him on asshole?” The Lone Ranger replies,
“Chapped lips.” Tonto then says, “Ugh. That good
for chapped lips?” The Lone ranger replies, “No,
but it keeps you from licking them.”

***

HERE ARE A FEW IDEAS TO HELP YOU
ALLEVIATE THE STRESS OF TODAY’S
FRANTIC MOMENTS

1:  Use your MasterCard to pay off your Visa.
2:  Pop some popcorn without putting the lid on.
3:  Forget Weight-Watchers, and send yourself a Candygram
4:  Make a list of things to do, that you’ve already done.
5:  Get revenge for tax woes by filling out your forms in Roman numerals.
6:  Tattoo “Out to lunch” on your forehead.
7:  Leaf through a National Geographic, and draw underwear on all the natives.
8:  Go shopping!  Buy everything!  Sweat in it!  Return it the next day.
9:  Drive to work in reverse.
10:  Read the dictionary upside-down and look for secret messages.
11:  Bill your doctor for the time spent in his waiting room.
12:  Write a short story using alphabet soup.
13:  Stare at people through the tines of a fork and pretend they’re in jail.
14:  Make up a language and ask for directions.

I know some of you may have already used one or more of these sanity-saving stress reducers.  Feel free to try the rest, before you wind up like this guy.

thank you for holding

#455

Flash Fiction #49

Knowledge

PHOTO PROMPT – © Madison Woods

NOW YOU’RE LEARNING

Arggh, teenagers!  Jennine’s son was complaining, again, about having to go to school.

“I’ll never use anything they’re teaching.”

She surprised him by agreeing – almost.  With the exception of English and basic math, until you get to post-secondary, none of the subjects are really useful.

School is for learning to learn; to marshal your thoughts, to receive and research knowledge, to order and rate it, to work with others, to be an individual – and part of a group.

School teaches about stress, responsibility, persistence, honesty, and deadlines.  School teaches about reality, work, and life.  School can be an ever-flowing fount.

Got to Rochelle’s Addicted to Purple site and use her Wednesday photo as a prompt to write a complete 100 word story.

#454

Gremlins – The Aftermath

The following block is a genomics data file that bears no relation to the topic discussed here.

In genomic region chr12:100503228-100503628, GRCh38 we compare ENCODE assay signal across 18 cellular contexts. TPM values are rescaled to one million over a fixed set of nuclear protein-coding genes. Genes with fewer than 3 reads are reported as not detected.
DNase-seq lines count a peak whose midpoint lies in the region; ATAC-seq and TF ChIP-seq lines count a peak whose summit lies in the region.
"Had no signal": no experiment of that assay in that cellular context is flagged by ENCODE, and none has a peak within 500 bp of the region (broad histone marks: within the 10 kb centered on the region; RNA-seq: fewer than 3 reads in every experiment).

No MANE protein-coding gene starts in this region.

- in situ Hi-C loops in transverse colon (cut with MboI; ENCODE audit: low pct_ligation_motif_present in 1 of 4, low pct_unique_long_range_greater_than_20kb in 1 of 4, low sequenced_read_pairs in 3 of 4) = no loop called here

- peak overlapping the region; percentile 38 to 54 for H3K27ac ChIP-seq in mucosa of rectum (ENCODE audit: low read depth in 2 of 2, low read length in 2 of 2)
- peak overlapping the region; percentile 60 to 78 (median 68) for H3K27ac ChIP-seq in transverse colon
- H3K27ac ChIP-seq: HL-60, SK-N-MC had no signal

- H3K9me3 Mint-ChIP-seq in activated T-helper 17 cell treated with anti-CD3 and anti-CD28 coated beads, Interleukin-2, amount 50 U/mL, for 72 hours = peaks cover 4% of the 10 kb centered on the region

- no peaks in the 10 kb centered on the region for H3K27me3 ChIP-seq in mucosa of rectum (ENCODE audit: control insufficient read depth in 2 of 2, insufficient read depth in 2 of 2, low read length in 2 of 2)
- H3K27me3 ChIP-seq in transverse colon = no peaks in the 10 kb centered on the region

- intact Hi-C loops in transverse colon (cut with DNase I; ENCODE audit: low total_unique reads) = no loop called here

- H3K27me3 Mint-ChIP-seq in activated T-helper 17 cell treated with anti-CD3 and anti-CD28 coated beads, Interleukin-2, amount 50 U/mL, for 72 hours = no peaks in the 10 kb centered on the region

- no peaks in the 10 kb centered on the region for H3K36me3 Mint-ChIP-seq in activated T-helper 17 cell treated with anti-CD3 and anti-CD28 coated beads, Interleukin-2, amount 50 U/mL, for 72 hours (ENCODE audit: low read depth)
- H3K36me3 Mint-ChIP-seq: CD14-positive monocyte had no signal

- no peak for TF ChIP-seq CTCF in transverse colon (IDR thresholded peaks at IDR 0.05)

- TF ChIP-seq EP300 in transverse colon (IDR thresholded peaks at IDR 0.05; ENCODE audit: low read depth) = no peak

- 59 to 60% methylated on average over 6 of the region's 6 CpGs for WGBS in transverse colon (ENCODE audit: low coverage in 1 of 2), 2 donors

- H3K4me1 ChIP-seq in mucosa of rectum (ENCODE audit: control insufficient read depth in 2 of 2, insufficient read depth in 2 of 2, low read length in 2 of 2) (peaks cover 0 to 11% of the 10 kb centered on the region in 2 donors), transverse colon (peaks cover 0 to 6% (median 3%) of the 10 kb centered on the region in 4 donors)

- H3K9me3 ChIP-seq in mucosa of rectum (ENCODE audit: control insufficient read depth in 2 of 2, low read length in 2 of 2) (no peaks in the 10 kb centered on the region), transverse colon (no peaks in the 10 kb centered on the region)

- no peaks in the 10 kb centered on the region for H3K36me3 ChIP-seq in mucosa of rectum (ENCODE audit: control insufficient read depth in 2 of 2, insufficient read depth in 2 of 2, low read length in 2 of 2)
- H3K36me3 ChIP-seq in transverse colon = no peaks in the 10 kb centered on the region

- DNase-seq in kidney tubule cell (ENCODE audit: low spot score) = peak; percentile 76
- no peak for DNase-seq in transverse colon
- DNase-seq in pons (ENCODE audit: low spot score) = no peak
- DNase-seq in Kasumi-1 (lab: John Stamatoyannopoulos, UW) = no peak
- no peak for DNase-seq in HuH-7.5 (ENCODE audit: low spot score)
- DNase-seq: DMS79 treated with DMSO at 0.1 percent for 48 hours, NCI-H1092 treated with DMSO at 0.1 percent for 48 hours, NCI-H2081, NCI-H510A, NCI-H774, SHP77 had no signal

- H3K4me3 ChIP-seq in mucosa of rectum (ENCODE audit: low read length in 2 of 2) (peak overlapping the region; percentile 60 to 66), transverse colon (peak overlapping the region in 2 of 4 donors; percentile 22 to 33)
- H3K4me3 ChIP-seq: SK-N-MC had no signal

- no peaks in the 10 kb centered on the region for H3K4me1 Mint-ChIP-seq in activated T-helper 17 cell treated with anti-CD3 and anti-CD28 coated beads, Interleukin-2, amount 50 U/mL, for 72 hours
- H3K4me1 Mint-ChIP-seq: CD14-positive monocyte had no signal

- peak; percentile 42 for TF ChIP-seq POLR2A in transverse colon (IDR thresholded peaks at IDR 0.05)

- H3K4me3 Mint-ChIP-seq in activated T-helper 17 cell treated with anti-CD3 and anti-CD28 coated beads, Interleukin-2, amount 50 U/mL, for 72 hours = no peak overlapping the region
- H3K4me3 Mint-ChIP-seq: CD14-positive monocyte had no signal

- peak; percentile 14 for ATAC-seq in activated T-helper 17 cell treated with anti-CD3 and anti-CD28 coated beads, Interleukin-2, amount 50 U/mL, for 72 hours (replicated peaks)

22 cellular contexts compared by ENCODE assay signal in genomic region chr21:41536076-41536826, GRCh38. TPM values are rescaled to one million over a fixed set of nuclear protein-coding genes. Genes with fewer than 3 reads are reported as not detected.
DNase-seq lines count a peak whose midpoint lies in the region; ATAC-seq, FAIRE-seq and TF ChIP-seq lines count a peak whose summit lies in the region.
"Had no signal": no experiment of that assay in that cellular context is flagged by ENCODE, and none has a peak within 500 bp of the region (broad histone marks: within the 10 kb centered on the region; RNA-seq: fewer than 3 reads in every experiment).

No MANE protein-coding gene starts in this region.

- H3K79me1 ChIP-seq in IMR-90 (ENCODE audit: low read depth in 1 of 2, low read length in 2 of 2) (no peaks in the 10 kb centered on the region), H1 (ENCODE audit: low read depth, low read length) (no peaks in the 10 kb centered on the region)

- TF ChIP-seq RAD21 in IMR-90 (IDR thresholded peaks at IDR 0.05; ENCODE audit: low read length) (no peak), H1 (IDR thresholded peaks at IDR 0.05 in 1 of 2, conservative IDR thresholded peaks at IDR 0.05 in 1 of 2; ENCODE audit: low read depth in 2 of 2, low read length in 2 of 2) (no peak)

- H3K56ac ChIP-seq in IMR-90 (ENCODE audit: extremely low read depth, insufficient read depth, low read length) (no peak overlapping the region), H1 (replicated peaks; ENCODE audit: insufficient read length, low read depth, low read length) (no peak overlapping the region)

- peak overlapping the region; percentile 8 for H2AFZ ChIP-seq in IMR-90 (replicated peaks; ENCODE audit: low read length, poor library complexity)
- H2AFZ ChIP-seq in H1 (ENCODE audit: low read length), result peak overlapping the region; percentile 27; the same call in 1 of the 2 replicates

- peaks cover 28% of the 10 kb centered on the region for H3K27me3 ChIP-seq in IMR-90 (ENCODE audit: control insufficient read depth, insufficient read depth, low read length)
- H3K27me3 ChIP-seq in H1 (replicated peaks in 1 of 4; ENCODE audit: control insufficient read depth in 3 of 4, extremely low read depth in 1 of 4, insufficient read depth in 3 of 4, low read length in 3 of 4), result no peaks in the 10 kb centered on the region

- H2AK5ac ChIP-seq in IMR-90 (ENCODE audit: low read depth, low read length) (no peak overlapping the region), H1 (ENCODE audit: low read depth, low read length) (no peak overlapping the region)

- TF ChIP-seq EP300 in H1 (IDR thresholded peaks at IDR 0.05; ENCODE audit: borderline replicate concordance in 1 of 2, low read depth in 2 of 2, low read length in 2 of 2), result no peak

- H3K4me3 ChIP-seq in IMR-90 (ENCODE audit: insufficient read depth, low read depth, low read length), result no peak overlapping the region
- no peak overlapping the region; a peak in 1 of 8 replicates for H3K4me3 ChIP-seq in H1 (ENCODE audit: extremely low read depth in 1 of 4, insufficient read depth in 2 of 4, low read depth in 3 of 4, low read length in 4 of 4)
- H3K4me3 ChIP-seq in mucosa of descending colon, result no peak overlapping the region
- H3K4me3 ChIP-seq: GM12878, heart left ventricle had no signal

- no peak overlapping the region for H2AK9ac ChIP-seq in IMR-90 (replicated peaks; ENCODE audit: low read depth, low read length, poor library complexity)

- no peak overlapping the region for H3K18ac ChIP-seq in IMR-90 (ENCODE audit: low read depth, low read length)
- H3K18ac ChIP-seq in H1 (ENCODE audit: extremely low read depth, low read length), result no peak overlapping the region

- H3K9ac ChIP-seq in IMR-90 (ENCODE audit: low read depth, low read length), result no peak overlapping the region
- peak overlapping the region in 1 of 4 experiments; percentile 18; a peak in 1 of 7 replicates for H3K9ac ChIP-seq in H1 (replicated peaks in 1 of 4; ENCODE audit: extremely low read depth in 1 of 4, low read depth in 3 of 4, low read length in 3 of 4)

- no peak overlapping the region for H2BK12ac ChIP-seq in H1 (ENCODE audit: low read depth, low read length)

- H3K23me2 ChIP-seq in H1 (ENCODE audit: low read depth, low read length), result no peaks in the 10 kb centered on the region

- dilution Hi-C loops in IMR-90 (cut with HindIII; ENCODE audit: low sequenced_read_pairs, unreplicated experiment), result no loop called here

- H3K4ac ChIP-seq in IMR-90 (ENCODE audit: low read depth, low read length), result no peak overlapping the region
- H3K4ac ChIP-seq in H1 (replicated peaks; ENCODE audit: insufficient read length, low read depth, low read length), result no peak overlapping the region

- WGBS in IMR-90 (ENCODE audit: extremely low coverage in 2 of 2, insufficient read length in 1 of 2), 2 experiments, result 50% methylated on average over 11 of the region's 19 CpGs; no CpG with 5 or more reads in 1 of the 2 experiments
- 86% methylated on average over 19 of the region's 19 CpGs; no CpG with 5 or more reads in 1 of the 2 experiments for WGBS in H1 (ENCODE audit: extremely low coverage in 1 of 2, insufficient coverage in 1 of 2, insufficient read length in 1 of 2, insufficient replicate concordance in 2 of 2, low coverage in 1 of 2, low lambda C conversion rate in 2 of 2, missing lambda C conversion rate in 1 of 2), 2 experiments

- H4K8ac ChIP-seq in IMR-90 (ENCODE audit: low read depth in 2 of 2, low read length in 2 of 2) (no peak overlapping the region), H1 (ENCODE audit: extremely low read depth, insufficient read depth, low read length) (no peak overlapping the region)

Gremlin

A recent post on BrainRants’ site regarding him preferring old Mustangs to the new ones, brought a comment about missing Commenter-Supreme, John Erickson.  Rants’ all-too-true reply was that our lost Illinois-boy would probably expound on the relative merits of AMC Gremlins.  For those who don’t remember, Gremlins were the car that didn’t have quite the sleek styling and performance capabilities of the Ford Pinto.

All of this takes us to Bob, another of my auto plant co-workers.  Bob was a nice young man, but a bit of an odd duck.  (Who am I to point a finger?)  Handsome, mid-20s, single, earning a good wage – and living at home with a pair of Jehovah’s Witnesses parents.

Once asked what he was doing/getting for his Mother for Mothers’ Day, he replied, “We honor the Bible, not our Mothers.”  And yet, doesn’t the Bible insist that we all, “Honor thy Father and Mother?”

Not content with the workout he got at work, Bob often frequented a gym.  He had six-pack abs, instead of the keg I lug around.  He met a well-toned female, who he eventually married – a total surprise, because she wasn’t a Jehovah’s Witness, and his parents did not approve.

Long before that happened though, Bob bought a Gremlin.  In 1985, he bought a 1979 model, the last year they were produced – from a little old lady – yeah, right??!  He purchased a car that someone else was anxious to get rid of, and paid $2000 for something that should have sold for half that – because he wanted that Gremlin.  That was significant money in 1985.

He told several of us that he was “going to soup it up”??  It’s a Gremlin!  That’s like putting soup in a sieve.  Actually, what he did was ‘doll it up.’  He put a bigger, better carburetor on the anemic little sewing-machine, six-cylinder motor, all the rest was cosmetic.

Gremlin, hot

Always a good idea, he had it repainted – in Electric Blue, and then had it pin-striped.  He put on wide rear rims and tires, and fancy wheel discs.  It didn’t need it but, before he painted it, he traded in a hood with an air scoop.  He added a burst-eardrum kick-ass stereo system, and, long before they were common, a decent security system.  All in all, he added another $5000 ($40,000 in today’s dollars) to one of the most sissy cars ever built.

His girlfriend became a fiancé, and finally a wife.  Fun was fun, but she finally told him he’s have to get rid of his boy’s-toy, and get a married car, probably soon a family car, how about one of those new mini-vans that were becoming popular?

Sadly, he listed it for sale – and was outraged that the best of a few offers was only $1500.  “Don’t they see all the improvements I’ve made to it?”  They’re not improvements!  They’re just highly personal customizations to a lunch-box on wheels that was a piece of crap the day it came from the factory.  Take the money and run.  I don’t know if owning a Gremlin made you stupid, or if only stupid people bought Gremlins.